Despite weak fund-raising across the University this year, the School of Management has reported an increase in contributions to its Alumni Fund.

Donations to SOM’s Alumni Fund rose 11 percent this year over last, totaling more than $1.5 million for the 2008-’09 fiscal year. School officials credited the increase to the loyalty of SOM alumni and administrators’ efforts to reach out to them.

“Our alumni have always been generous to the school and have consistently risen to the occasion of our increased needs,” Associate Dean for Development and Alumni Relations Joel Getz said in an e-mail. “Dean Sharon Oster has spent significant time on fundraising, and her personal appeals to our alumni have been very effective.”

The Alumni Fund is one of several pools — others include the school’s capital campaign — to which donors can give. Donations to the Alumni Fund are spent directly, and donors can specify whether they want their gifts to go toward financial aid, curriculum development, faculty research, student loan forgiveness or the dean’s discretionary fund.

About half of SOM graduates usually give to the fund, Getz said. Over the past five years, that rate has varied from 44 percent to 49 percent, Getz said, which makes it the highest alumni contribution rate of any school at Yale. It is also the second-highest participation rate for alumni fund giving among business schools nationwide, he added.

All members of the class of 2009 pledged to contribute to the Alumni Fund when they graduated, said Susan Lennon SOM ’85, who chaired the Alumni Fund until June.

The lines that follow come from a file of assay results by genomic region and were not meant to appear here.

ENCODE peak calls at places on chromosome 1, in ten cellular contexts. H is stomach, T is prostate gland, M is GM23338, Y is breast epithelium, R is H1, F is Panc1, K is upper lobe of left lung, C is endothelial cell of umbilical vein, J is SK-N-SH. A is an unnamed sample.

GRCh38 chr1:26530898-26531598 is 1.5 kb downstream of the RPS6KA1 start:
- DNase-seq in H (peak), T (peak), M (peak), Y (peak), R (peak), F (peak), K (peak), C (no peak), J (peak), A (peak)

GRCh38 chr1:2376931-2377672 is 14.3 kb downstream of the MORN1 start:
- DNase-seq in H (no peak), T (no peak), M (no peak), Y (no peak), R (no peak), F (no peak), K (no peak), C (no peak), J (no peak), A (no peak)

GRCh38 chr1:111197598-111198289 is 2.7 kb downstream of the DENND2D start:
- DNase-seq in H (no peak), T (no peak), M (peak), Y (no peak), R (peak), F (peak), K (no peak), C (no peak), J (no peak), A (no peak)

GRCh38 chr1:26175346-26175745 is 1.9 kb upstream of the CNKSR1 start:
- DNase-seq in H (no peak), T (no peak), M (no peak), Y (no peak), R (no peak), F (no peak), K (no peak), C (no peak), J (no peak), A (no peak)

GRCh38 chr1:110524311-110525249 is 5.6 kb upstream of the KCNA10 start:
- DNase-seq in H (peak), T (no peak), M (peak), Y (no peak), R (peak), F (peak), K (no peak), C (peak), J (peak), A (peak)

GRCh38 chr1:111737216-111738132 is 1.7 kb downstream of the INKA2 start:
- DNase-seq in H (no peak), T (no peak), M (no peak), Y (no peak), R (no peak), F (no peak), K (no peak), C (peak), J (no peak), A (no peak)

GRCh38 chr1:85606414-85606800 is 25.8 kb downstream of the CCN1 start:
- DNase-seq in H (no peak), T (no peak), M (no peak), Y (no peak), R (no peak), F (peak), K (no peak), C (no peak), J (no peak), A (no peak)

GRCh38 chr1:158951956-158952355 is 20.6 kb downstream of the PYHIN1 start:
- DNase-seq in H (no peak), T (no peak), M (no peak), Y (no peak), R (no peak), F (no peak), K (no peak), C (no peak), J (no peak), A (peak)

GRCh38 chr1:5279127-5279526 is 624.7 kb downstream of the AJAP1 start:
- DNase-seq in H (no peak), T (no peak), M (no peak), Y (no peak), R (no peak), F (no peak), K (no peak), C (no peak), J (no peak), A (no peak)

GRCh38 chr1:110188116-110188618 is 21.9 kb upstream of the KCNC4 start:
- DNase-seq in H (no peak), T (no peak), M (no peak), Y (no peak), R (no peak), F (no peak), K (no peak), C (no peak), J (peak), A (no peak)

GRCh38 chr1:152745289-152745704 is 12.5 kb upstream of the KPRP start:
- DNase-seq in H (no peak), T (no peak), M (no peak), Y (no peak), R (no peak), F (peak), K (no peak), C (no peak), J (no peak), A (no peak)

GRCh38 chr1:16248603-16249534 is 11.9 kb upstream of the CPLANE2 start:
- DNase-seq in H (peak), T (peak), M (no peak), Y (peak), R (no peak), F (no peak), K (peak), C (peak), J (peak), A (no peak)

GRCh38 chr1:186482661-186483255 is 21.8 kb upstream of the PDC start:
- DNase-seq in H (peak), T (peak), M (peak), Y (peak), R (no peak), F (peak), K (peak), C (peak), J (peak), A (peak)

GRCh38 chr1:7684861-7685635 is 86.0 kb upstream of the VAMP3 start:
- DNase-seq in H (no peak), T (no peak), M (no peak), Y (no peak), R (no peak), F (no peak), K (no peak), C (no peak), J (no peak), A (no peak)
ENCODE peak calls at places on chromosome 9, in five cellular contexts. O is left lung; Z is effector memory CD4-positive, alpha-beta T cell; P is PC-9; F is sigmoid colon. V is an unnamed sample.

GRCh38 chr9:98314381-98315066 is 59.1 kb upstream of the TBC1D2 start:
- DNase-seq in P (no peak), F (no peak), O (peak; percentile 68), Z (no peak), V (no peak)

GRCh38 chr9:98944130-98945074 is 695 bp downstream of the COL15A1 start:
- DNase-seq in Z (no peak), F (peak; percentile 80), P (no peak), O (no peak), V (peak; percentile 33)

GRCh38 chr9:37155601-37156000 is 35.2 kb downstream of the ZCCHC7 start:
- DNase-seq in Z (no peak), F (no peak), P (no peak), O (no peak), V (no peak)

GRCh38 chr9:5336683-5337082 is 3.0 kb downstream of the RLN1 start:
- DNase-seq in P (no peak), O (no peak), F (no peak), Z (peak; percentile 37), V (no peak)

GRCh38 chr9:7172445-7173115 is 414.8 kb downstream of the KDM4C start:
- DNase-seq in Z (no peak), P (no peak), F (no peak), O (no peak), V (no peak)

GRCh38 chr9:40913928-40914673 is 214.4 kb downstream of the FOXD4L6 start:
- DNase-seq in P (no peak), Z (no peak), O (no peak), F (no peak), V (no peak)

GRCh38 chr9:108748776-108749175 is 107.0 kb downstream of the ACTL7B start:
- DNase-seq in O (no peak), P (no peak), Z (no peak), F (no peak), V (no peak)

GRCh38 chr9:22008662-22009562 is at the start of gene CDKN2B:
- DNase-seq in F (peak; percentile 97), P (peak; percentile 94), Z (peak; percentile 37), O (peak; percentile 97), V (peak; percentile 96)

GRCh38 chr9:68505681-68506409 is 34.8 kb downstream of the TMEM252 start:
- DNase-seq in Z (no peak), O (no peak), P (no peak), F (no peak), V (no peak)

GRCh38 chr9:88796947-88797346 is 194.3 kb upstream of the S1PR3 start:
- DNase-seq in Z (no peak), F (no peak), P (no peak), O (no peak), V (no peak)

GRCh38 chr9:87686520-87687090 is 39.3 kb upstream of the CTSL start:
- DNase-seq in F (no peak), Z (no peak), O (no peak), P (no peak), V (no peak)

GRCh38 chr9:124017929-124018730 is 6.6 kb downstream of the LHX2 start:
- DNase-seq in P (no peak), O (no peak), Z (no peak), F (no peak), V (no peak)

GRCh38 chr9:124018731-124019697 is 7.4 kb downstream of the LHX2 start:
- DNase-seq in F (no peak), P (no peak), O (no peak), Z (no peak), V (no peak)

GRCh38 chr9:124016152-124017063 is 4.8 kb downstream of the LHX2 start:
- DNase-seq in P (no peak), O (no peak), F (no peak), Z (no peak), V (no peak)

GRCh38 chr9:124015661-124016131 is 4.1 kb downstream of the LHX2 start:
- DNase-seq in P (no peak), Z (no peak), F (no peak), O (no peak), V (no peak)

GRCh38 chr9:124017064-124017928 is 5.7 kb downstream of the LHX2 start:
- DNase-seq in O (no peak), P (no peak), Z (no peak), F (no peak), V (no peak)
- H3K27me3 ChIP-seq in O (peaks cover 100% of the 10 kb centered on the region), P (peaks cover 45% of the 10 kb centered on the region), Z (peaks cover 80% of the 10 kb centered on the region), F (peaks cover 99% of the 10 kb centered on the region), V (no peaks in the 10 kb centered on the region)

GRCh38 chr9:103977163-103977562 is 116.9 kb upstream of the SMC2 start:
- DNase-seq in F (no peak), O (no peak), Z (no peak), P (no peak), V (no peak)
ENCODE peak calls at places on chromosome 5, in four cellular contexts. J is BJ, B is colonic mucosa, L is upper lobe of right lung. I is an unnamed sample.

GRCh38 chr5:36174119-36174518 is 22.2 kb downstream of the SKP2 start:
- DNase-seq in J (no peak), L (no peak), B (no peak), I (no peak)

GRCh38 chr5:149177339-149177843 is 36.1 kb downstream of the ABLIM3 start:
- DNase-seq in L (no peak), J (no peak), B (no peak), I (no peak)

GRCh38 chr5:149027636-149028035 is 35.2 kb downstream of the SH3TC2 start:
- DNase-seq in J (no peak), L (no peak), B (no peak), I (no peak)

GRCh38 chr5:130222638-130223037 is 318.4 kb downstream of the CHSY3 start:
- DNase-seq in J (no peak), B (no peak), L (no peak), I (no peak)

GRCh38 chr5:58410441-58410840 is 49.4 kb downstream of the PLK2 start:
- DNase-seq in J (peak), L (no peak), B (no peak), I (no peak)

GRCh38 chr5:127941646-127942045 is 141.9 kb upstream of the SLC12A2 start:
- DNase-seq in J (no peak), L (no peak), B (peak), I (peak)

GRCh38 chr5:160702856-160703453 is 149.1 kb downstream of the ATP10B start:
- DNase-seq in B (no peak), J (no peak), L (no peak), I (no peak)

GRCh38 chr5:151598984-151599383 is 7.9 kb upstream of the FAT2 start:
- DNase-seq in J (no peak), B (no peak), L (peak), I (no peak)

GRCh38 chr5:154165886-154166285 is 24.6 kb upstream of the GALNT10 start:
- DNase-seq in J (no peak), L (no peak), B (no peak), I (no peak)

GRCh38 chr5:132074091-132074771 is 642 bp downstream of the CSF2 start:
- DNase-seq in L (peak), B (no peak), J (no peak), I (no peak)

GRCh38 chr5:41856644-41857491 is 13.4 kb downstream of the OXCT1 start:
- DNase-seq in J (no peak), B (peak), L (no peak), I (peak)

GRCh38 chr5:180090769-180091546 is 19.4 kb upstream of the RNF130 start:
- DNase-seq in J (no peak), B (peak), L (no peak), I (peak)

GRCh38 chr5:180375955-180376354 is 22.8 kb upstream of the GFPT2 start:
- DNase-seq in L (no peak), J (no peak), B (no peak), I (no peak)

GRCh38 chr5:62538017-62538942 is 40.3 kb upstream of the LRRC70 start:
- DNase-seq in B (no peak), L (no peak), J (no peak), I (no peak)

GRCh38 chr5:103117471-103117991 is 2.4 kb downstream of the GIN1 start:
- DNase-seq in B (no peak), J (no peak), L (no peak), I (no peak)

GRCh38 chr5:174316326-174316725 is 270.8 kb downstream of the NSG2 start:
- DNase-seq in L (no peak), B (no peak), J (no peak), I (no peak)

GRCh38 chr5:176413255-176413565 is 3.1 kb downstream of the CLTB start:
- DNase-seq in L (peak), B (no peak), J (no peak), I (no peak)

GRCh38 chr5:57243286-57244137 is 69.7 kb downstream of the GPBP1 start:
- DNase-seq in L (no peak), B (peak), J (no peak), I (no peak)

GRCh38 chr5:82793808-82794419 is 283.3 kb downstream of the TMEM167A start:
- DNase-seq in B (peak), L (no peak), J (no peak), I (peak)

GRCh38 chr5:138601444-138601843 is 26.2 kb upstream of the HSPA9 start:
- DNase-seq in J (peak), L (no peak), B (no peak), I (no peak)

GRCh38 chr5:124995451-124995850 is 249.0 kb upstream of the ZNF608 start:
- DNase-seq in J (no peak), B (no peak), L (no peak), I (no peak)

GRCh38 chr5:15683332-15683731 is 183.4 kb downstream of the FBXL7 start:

The 2008-’09 fiscal year marks at least the fourth straight year that donations to the Alumni Fund have risen. Contributions to the fund have increased dramatically since the 2004-’05 fiscal year, when donations stood at about $770,000.

On the other hand, fundraising for the school’s $300 million capital campaign — which, among other things, will fund construction of the school’s 246,000-square-foot campus — has largely stalled. The fund took in just over $7 million this year, bringing the fund’s holdings to $182 million. For fiscal year 2007-’08, the capital campaign brought in $19 million. Getz said he was optimistic that donations to the capital campaign will pick up again — which they must if the campus is to open by spring 2013, the current projected completion date.

“We started a number of new conversations that we hope will be fruitful,” Getz said. “These new conversations may take longer to mature than similar conversations in better economic cycles, but we are confident of our future successes.”

But SOM’s concerns about the capital campaign have not affected Alumni Fund giving. Alumni Fund class agent Fi Cheng SOM ’05 said the recession has had little impact on giving to the Alumni Fund in her alumni class.

“There were two or three people who had lost their jobs and had written back to us saying they couldn’t honor their pledges,” Cheng said. “But we have 82 percent participation in a class of 233.”

Class agent Dawn Alexander SOM ’87 said Oster’s decision to donate $100,000 of her salary to an internship fund, announced in January, also spurred alumni donations.

The average Alumni Fund gift size for this year was $635, Getz said.